b.      Background: the seed of the woman shall bruise the head of the serpent (Gen 3.1-16); from Israel escapes from the dragon /Pharaoh into the wilderness on wings of the eagle (Exod 19.4; Ps 74.12-15); Zion, ‘mother’ of the people of God from whom the Messiah comes forth (Isa 66.7-9; II Esdr. 13.32-38); the Messiah—the woman’s child—is pictured in Ps 2.7-9 and Isa 6.9.

 c.      Christians or Brothers (12.10) are offspring/seed of the woman (mother—church in Gal 4.26). The devil like a roaring lion wants to devoir believers (1 Peter 5.8; cf. Rev 19.9). Imagery of Beasts from the sea echoes the primeval conflict between God and the evil force represented by Rahab, Leviathan, etc (Ps 47.12-15; 74.13-15; 89.10-13; 93.1-4; 104.4-9; Isa 17.12-14; 51.9-10; Job 26.12-13; 38.8-11; Hab 3.8-15). So the devil wants to destroy the church ministry—God’s people and God’s work (cf. Acts 26.18; Col 1.13).

8.        The Seven Last Plagues: Cosmic Catastrophe 15.1-16.21; the Fall of Babylon and the Lament 16.1-18.24

The visions of the Seven Bowls are preceded by a heavenly prologue (15.1-8) that interprets what follows. It consists of two parts: 1) preparations for the discharge of the bowls of wrath; 2) a heavenly hymn of praise of those who overcome.

Following the summary view of the coming judgment in 14.5-20, this section, ‘The Visions of the Seven Bowls’ (16.1-21), goes back behind it in time. It is concerned with the manifestations, prior to the end, of God’s punishing anger toward his adversaries from the cosmos to the representative of the world’s rebellion against the creator, Rome (leading up to the fall ‘Babylon’ in Rev 17-18), or anti-Christ evil schemes.

Like the parallel sixth trumpet (9.13-21), the pouring out of the sixth bowl reveals a demonic army released to cross the Euphrates and attack the Roman civilization (Note: in our contemporary interpretation, some take it as a reference to Iraq’s attack on Israel as a prelude to the Third World War).

The Judgment over the GreatCity (18.1-24)—Rome (the great harlot enthroned above the ocean/many waters/rivers) riding on the beast (17.1- 18), symbolizes that the prince of the world—Satan controls the kingdom of darkness and sin (1 Jn 5.19). Characterized by affluence and arrogance  (cf. Tyre in Ezek 28.21-19), this great city:

Note: Roman emperors (RSV ‘kings’) and their dates: Julius Caesar d. 44 B.C; Augustus  (Octavian) 31 B.C.-14 A.D.; Tiberias 14-37; Gaius (Caligula) 37-41; Claudius 41- 54; Nero 54-68; Galba 68-69; Otho 69; Vitellius 69; Vespasian 68-79; Titus 79-81; Domitian 81-96; Nerva 96-98; Trajan 98-117; Hadrian 117-138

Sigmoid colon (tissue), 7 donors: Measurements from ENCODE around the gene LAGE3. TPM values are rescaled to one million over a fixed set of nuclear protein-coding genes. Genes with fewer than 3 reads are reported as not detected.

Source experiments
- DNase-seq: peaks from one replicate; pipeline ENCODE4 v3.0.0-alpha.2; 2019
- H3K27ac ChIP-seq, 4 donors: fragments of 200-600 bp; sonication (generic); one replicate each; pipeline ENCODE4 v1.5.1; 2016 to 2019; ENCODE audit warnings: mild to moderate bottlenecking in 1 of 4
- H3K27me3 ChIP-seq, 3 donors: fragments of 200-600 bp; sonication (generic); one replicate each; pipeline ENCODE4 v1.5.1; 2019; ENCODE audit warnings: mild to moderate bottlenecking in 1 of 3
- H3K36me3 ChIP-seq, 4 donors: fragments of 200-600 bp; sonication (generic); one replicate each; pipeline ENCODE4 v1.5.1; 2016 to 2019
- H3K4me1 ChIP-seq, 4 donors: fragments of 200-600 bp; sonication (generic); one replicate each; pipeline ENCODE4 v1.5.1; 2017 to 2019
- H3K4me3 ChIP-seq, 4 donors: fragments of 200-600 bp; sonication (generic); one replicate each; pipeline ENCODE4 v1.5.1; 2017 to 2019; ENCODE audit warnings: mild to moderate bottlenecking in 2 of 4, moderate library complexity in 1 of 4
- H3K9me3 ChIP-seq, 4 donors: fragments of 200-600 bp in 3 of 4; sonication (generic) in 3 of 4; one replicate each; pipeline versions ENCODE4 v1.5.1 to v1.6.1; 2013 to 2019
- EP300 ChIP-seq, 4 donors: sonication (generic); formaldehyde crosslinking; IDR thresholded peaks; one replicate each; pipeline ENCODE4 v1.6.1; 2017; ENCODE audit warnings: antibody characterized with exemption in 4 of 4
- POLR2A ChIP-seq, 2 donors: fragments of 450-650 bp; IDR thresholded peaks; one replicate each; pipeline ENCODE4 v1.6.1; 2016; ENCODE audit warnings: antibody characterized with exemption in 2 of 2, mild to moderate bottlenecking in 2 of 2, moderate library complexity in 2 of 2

John says that the first five emperors have ‘fallen’. At the time of the writing of Revelation, he and his fellow Christians live in the time of sixth emperor, who ‘is’ (17.10). There will be another emperor, the seventh, who will remain only a little while. Then comes the last emperor, the eighth, who is also one of the seven. The eighth emperor will rule for only a short time and will share his rule with ten kings—a motif derived from Dan 7. But it is no way to pinpoint accurately which emperors John’s description refers to—what we can be sure is that John’s writing falls on the times from Nero to Trajan, and that the number ‘seven’ is symbolic, standing for the line of the Roman emperors.

The Fall of Rome echoes materials drawn from various biblical laments, taunt-songs, and dirges over the destroyed cities of the enemies of God (Isa 13.21; 23.1-16; 23.1-116; 34.11-14; 47.7-9; Jer 50.39; 51.37; Zeph 2.14-15; Ezek 32.17-32 on Egypt).

9.        Hymnic Finale and God’s New World 19.1-22.5

Parallel to 1.9-20 (the glory of Christ and the sevenfold message to the churches in 2.1-3,21) and 4.1-5.14 (throne room of God and the Lamb and the ensuing sevenfold visions of the last plagues in 6.1-18.24), the third division of Revelation begins with a transcendent scene of the glory of God and /or Christ (19.1-11). From the transcendent scene proceeds a sevenfold vision surrounding the Parousia (i.e., Second Coming of Christ):

 a.      Marriage feast of the lamb (19.6ff)

It stands in the prophetic tradition (Hos 2.14-20; Isa 62.5; Jer 2.2), the Gospels (Mark 2.19; John 3.29), and the Pauline tradition (2 Cor 11.2; Eph 5.25-32).

 b.      The Second Coming of Christ (19.11-16)

It is a recurrent theme in the teaching of Jesus Christ and the apostles (Matt 24-25; Mark 13; Luke 17 and 21 1 Thess  4; 1 Cor 15).

 c.      Last Battle (19.17-21)

Christ and his heavenly army against the two combined groups: rebellious human beings—not just the ‘high and mighty’ but also the little people and slaves (19.18; 6.15; 13.16) and the transpersonal powers of evil that have inspired and deceived them, as symbolized by the beasts and false prophet. Both groups are defeated by Christ.

 d.      Satan bound (20.1-3)

The Dragon, symbolic of the ultimate power of evil is still at large, despite the disappearance of the rebellious, self-deifying human empire and its advocates represented by the beast and the false prophet. In comparison with the one thousand year rule (20.4ff), the biding of Satan deserves a separate vision with its own picture of the End. It is an echo of Isa 24.22 concerning the prisoners in a pit of the host of heaven and kings of the earth.